First, the Review of the Portable Antiquities Scheme was released today (commissioned by the Museums Library and Archives Council with the British Museum and the Department for Culture, Media and Sport). The very positive review notes the PAS is under-resourced and yet “still well-liked, delivering genuine partnership and good value for money. Having reviewed budgets and operations, it is clear that with no increase in resources, posts must be cut and the scheme will not deliver regional equity.” The report recommends an increase in funding of just over 9% next year. This appears to be very good news for the scheme in the short-term as the cuts made this year can be reversed.

Second, the Treasure Annual Report was released today. A few highlights:

  • “Treasure” reporting increased again, with 749 objects qualifying as treasure reported, up from 665 in 2006. One of which was this Iron Age torc, made of gold and silver and found near Newark in 2005.
  • In 2007, 77,606 objects were recorded on the PAS database, now totaling 360,000 objects.
  • Since 2003, the date at which the PAS was extended throughout England and Wales, treasure reporting has increased nearly 200%.

The release is featured in a brief BBC story today “Treasure Hunters Boost Gold Finds“. To read my thoughts on the PAS, and what it means for other nations of origin, see here; Kimberley Alderman has a kind summary of it today. The biggest success of the PAS has been its inclusion of a variety of disparate interests from coin collectors to archaeologists. Such compromise is exceedingly rare in heritage policy.

It has also included social groups which aren’t always typical museum-visitors — a very good thing in my view. This happens in two ways. First, finders are encouraged to report and record the objects they find. Second, anyone can access the database and use the data. This may include people ranging from schoolchildren to doctoral candidates to established academics.

The images of the finds are stunning. Below is a slideshow from the PAS on flickr.

Questions or Comments? Email me at derek.fincham@gmail.com

UK Government Loses Art

Roya Nikkhah has an article in the Telegraph which details five works of art which have gone missing from the UK Government art collection in the past year:

Details of the missing artworks came from a response to a parliamentary question from Andrew Rosindell, the shadow home affairs minister.

Originally the Government said it had lost eight works between 1 November 2007 and 31 October 2008.

The Department for Culture, Media and Sport (DCMS) said that three of the missing works, by the British artists Julian Trevelyan and John Brunsdon, had since been recovered, but that the whereabouts of five were still unknown.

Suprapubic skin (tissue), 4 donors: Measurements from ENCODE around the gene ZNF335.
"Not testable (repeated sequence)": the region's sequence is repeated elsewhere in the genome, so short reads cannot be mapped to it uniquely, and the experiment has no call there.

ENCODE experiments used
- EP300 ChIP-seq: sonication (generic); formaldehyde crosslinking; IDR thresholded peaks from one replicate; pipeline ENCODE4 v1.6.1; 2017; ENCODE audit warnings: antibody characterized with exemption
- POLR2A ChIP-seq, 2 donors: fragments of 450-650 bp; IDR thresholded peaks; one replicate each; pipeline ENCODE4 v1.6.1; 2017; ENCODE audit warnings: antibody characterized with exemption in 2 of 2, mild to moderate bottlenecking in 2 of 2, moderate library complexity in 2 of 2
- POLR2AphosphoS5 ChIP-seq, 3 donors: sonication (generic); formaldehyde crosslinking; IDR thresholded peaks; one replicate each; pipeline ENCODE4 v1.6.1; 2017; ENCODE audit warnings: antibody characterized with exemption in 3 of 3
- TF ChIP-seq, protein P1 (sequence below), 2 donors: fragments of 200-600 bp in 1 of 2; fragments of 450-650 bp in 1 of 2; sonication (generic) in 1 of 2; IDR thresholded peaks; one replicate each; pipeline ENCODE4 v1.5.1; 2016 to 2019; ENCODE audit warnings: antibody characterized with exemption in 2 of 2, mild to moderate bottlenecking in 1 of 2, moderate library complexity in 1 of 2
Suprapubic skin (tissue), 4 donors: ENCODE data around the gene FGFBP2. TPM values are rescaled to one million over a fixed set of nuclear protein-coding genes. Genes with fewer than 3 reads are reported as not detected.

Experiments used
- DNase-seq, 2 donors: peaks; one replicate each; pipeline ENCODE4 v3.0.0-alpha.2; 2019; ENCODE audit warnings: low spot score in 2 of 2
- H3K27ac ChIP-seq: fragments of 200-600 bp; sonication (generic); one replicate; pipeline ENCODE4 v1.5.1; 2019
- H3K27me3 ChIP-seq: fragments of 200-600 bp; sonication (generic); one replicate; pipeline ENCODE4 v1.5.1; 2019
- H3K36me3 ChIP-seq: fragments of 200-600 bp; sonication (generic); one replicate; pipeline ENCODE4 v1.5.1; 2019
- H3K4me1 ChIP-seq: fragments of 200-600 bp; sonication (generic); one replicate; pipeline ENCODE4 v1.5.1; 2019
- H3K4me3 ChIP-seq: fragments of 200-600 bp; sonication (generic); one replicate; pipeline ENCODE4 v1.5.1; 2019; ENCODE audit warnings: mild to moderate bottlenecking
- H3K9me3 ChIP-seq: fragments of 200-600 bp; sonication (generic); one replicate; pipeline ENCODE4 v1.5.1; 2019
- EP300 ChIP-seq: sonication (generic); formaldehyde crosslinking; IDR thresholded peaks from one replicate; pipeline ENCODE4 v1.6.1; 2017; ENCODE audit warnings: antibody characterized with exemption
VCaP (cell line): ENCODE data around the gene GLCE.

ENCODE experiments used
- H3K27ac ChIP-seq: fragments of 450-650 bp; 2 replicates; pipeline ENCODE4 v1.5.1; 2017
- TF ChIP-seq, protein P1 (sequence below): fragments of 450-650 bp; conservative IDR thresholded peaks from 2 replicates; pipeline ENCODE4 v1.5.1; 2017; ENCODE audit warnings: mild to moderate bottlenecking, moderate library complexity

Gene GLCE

Jeremy Hunt, the shadow culture secretary, said: “It looks like the Government’s inability to keep things safe is catching. We’ve had missing computer discs and missing laptops – now we’ve got missing art.

“It is staggering that eight works can go missing and that five are still lost. Given that the DCMS spends nearly £1 million a year on this collection the least they could do was keep it safe.”

This would seem to be a fairly common occurrence. Is the loss of 5 works out of a total of 13,500 a ‘good’ year? Any missing art is unfortunate, but I wonder how common these losses are, especially given a government collection partially displayed in embassies all over the world. I suppose the Government should at least get some credit for owning up to the losses. Here is a list of the missing works:

  • Horse Guards from the Old Entrance, Scotland Yard, 1768, print by Michael Angelo Rooker, In British Embassy, Washington DC, reported missing November 2007
  • Monument to Balance print by Ernest Alfred Dunn, In British Consulate-General, Sao Paulo, reported missing July 2008
  • The Wording of Police Charges, 1970, print by R. B. Kitaj and Plague, 1970, print by R. B. Kitaj, In British Embassy, Baku, reported missing July 2008
  • Yellow Square plus Quarter Blue, 1972, print by William Scott, In Foreign & Commonwealth Office, London, reported missing September 2008
Questions or Comments? Email me at derek.fincham@gmail.com

An Unkind Response to my PAS Article (LATE UPDATE)

I have just noticed that Paul Barford has produced a very long response to my article on the Portable Antiquities Scheme. Initially I was pleased that my article had gained some notice. Imagine my dismay then when Barford accuses me of producing, ‘glib spin’, bad writing, claims I’m ignorant, and even hints that I’ve committed plagiarism. And he didn’t even do me the courtesy of sending an email.

I hope there might be a serious scholarly response to the article at some point, and I look forward to reading it. At present I’m not aware of any thoughtful scholarly work (peer-reviewed for example) which criticizes the PAS. Perhaps Barford would be inclined to produce something like this? Given the tenor of his blog though, I wonder if he is capable of passing peer-review.

I don’t really have a lot to say about the points he raises, because there aren’t any intellectually honest arguments. Rather he’s displayed an unfortunate tendency to produce Rovian and Hannity-style discourse. He takes my arguments out of context, wilfully twisting them in a way which indicates an inability to conduct any kind of meaningful discourse.

To take one example, he writes:

[T]he PAS allegedly represents a policy that: “sharply contrasts with the context-focused narrative found in most culture heritage scholarship”. This gives a totally false impression of the PAS and its aims… It is all about context of the finds in its database.

Right, well here’s what the article states: